Science only progresses as quickly and efficiently as it is shared. But even with all of the technological capabilities available today, the process of publishing scientific work is taking longer than ever.
ASAPbio (Accelerating Science and Publication in biology) is a scientist-driven nonprofit working to address this problem by promoting innovation and transparency in life sciences communication.
From Vale 2015
In 2015, ASAPbio founder Ron Vale published an analysis of the increasing time to first-author publication among graduate students at UCSF, and proposed a more widespread use of preprints in the life sciences as a potential solution. He recruited three fellow members of Rescuing Biomedical Research (Daniel Colon-Ramos, Harold Varmus, and Jessica Polka) to organize a meeting on the topic. Held at the headquarters of the Howard Hughes Medical Institute in early 2016, the meeting concluded with broad consensus among attendees (among them researchers, funders, and representatives from journals and publishers) that preprints could productively contribute to the research ecosystem. As follow up from the meeting, ASAPbio began serving as a dedicated organization to coordinate efforts promoting the adoption of preprints in the life sciences.
ASAPbio subsequently received grant funding, incorporated as a nonprofit, and, in 2017, initiated a second area of programming focusing on increasing transparency in peer review.
We have gathered 230 people via six meetings and workshops, producing stakeholder perspectives on the roles of preprints, new ideas for peer review, and recommendations for preprint technology development. Where possible, we videocast our meetings to enable remote participation and complement in-person discussions with surveys attitudes about publishing and preprints. and pre-meeting commentaries on preprints and peer review.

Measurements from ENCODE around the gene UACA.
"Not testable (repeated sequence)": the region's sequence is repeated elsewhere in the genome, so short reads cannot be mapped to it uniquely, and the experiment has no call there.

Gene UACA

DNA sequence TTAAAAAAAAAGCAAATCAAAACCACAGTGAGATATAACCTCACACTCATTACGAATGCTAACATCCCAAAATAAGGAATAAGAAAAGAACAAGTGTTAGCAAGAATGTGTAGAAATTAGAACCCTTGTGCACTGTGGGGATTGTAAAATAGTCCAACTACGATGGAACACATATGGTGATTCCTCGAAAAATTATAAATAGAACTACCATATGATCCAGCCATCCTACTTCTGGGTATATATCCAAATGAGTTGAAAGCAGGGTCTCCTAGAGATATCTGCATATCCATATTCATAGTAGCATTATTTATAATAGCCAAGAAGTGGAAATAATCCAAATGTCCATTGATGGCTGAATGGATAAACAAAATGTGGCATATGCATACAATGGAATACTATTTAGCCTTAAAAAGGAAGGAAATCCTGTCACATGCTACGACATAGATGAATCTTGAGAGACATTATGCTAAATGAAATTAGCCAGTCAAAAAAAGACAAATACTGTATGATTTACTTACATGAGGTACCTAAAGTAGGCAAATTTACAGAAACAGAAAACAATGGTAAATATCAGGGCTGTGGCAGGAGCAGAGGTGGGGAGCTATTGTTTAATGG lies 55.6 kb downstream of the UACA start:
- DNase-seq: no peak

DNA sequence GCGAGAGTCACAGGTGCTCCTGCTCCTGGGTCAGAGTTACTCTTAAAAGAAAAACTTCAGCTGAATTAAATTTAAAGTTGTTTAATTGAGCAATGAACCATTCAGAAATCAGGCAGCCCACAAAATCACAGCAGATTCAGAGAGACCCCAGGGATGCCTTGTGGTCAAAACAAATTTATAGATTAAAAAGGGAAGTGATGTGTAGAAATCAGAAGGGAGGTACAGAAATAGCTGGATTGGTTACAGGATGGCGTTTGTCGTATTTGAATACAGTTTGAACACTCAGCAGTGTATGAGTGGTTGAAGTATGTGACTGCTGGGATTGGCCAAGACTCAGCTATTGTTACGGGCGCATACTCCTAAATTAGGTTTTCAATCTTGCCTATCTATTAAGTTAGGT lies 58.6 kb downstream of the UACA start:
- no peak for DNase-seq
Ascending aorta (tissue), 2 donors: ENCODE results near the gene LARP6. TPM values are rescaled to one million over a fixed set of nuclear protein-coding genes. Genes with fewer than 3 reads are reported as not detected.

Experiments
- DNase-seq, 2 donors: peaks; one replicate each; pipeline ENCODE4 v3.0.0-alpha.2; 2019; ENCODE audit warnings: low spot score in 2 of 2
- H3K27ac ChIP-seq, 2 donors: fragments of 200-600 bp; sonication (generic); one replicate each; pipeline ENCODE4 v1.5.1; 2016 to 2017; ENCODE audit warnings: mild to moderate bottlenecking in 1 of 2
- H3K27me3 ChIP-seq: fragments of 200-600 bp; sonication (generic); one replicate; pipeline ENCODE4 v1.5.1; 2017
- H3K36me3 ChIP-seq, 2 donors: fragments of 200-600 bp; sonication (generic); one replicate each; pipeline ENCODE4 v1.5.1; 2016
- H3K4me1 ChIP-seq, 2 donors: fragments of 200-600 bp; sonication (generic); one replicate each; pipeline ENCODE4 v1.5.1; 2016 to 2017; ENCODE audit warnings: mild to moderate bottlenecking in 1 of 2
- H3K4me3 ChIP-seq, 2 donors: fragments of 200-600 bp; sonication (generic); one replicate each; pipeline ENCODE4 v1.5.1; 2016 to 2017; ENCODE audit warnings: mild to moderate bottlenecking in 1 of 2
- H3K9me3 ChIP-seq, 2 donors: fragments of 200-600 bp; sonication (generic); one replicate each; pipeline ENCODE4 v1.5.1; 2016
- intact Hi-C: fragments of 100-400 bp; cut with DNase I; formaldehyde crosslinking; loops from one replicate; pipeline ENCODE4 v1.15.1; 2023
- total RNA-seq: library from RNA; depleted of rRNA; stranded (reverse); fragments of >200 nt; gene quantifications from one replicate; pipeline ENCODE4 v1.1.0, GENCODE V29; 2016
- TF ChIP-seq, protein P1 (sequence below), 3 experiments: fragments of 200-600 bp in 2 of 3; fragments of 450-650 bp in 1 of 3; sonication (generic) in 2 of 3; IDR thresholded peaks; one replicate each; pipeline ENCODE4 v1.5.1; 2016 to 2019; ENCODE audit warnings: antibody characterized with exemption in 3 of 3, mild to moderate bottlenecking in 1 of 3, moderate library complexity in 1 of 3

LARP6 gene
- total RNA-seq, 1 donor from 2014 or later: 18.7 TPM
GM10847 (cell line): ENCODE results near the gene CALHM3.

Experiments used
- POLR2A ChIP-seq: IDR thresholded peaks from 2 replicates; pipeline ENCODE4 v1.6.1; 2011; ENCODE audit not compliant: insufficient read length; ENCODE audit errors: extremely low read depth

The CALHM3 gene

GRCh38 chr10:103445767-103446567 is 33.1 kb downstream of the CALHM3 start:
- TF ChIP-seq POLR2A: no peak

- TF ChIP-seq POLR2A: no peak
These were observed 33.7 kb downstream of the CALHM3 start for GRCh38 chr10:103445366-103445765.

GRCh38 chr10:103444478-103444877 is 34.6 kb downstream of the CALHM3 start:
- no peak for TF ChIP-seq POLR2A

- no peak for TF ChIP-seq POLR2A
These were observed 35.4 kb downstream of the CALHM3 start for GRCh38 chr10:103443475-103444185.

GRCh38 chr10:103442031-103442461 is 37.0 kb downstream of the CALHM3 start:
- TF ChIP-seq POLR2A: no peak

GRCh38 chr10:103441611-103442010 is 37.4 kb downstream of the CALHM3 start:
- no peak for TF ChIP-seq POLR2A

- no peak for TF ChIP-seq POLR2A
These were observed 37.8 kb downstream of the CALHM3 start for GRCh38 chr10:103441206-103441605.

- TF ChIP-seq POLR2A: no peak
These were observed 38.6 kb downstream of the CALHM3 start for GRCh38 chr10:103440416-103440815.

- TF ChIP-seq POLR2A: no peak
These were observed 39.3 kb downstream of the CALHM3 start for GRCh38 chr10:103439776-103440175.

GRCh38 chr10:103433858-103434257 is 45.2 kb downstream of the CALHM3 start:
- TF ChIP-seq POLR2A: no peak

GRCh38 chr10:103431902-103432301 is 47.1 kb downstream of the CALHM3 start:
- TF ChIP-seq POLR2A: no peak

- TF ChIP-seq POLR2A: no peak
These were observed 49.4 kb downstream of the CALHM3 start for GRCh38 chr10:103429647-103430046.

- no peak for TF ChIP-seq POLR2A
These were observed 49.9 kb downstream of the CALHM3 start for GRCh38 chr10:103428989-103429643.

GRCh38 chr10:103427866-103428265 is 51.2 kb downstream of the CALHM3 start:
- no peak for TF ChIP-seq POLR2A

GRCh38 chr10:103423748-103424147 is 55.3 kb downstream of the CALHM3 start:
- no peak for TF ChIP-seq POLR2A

We work with a network of ambassadors who act as local points of contact in their institutions and fields. Since 2016, over 130 researchers have joined us in this role and organised discussions and campaigns in their local communities. We offer support and guidance to help ambassadors bring preprints to new research fields, institutions, and locales. We invite you to join!
We act as a hub for information about recent policy developments and in-depth coverage of key issues. Our preprint FAQs have been viewed by over 5,000 users, and we continue to add resources to explain preprint licensing, showcase funders who support preprints and identify journal policies that encourage their use.
We call for more progressive policies on publication from funders, universities, and journals. So far, 331 journals have signed our open letter to call for the publication of peer review reports, of which 314 journals (95%) are already publishing review reports and the rest plan to implement soon. This shows that many journals already support transparent peer review and is a strong call for other journals to consider this too.
Preprints accelerate the progress of science by enabling researchers to disseminate their results to one another months or years ahead of final journal publication.
From 2016-2018, our work was supported by the Alfred P. Sloan Foundation, the Gordon and Betty Moore Foundation, the Laura and John Arnold Foundation and the Simons Foundation. Starting in 2018, our work on preprinting has been supported by our Member Advisory Group.
Peer review is regarded as an essential feature of scientific publication, but it is shrouded from public view. We believe that increasing the transparency and portability of peer review will lead to a robust and efficient publication system.
Our peer review work is supported by a grant from the Leona M. and Harry B. Helmsley Charitable Trust.